Israelis ponder the perils of hitting Iran

TEL AVIV, Israel, Dec. 30 (UPI) -- Amid mounting concern that Israel may unleash pre-emptive strikes against Iran to attack its nuclear facilities, some Israeli commentators are preaching restraint.

They warn that Israel does not have the firepower to deliver a knockout blow to Iran's perceived drive for nuclear weapons and faces a potentially withering Iranian retaliation the likes of which they have never endured before.


"It must be stated plainly: Israel does not have independent strike capability against Iran -- not in the broad sense of the term," Amos Harel wrote in the liberal daily Haaretz Wednesday.

"The air force is capable of delivering a certain amount of explosives to a given target and bringing most of its aircraft back home intact.

"But it is doubtful whether Israel can allow itself to act against the wishes of the United States -- to stand alone against an Iranian response and begin an open-ended operation against a nation of 70 million people," Harel wrote.


"It is best to disabuse ourselves of illusions about our ability to dictate a New Middle East order.

"That is the lesson learned, in blood, by Menachem Begin and Ariel Sharon in Lebanon in 1982 and by George W. Bush in Iraq in 2003."

Harel and others argue that the time to hit Iran's nuclear infrastructure was several years ago, simply by taking out the uranium conversion plant at Isfahan, in central Iran, not now that the nuclear sites have been widely dispersed, buried deep underground and ringed by air-defense missiles.

It is suggested that since the Israeli military has been given a large budget increase to counter the Iranian threat it feels it must "persuade the political echelon that it can do the job" or watch the funding go elsewhere.

Retired Maj. Gen. Issac Ben-Israel says, "If there's no choice, Israel can set back the Iranian nuclear process" -- even if it can't mount the sustained campaign that would be required to cripple it.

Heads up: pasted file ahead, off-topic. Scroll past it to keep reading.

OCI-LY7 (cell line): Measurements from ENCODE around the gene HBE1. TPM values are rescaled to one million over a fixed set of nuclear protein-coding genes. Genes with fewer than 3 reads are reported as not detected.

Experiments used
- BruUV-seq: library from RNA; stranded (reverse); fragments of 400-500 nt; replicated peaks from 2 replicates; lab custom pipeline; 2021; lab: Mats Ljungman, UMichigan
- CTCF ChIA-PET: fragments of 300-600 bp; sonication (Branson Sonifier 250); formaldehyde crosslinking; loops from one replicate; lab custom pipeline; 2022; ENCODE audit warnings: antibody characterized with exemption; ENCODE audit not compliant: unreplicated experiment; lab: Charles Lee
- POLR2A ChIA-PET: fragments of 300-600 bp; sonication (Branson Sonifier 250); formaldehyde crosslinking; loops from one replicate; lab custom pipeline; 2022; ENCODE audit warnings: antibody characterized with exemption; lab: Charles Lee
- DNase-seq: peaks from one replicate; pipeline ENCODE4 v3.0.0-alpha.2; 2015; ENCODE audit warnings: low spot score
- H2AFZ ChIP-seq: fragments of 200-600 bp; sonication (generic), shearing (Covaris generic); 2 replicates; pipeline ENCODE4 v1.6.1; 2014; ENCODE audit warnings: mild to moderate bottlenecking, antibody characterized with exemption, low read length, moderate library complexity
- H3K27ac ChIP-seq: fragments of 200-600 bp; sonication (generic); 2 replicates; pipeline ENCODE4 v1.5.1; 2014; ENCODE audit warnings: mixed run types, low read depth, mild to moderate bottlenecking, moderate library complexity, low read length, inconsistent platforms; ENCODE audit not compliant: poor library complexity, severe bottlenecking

Ben-Israel knows what he's talking about. He was a specialist in air force operations who helped plan the long-range Israeli strike that knocked out Saddam Hussein's French-built Osirak reactor in June 1981.

Many see that raid as the touchstone for a similar attack against Iran. What they forget is that involved a single target, was much closer to Israel than Iran, and took only eight F-16 strike jets to destroy -- even if it did not stifle Saddam's nuclear ambitions.


Hitting widespread targets in Iran will require much of Israel's air force, including all nine of its aerial tankers to refuel up to 90-100 raiding jets flying at the limit of their capabilities and do that over several days.

Ben-Israel estimates that Iran would retaliate with volleys of its Shehab-3B ballistic missiles, mainstay of its strategic missile forces, and possibly even some of the more accurate Sajjil-2 missiles.

About 80 would hit the Jewish state, he estimates. That's twice the number of more primitive Soviet-designed Scuds that Saddam lobbed into Israel during the 1991 Gulf War.

Hezbollah in Lebanon and Hamas in the Gaza Strip would undoubtedly join in with shorter-range missiles. Hezbollah is reputed to have in excess of 42,000 rockets of various calibers, Hamas far fewer, but some of these can now strike deep inside Israel.

"Israel will survive an Iranian missile attack and a rain of rockets from Lebanon," Ben-Israel observed.

But, he warned, an Israeli strike against Iran "also carries strategic costs, which will only be aggravated if the operation against Iran does not succeed."

"Israel will be denounced as a militant and aggressive state, the price of oil will soar, America and its allies in the Gulf are liable to be adversely affected -- and worst of all, Iran will be perceived as the victim of Israeli aggression and will obtain international legitimization to renew the devastated nuclear project."


On top of all this, Ben-Israel, and even the air force commander, Maj. Gen. Ido Nehushtan, point out that the multilayered missile defense shield Israel is putting together, and which is still incomplete, is not capable of countering a coordinated missile bombardment from several directions.

Despite the "massive media coverage" given to the missile shield, "it is worth recalling that most of its components exist only on paper," Ben-Israel concluded.

"In every scenario of warfare projected for the years ahead, many more missiles will be fired at Israel than can be intercepted by its anti-missile system."

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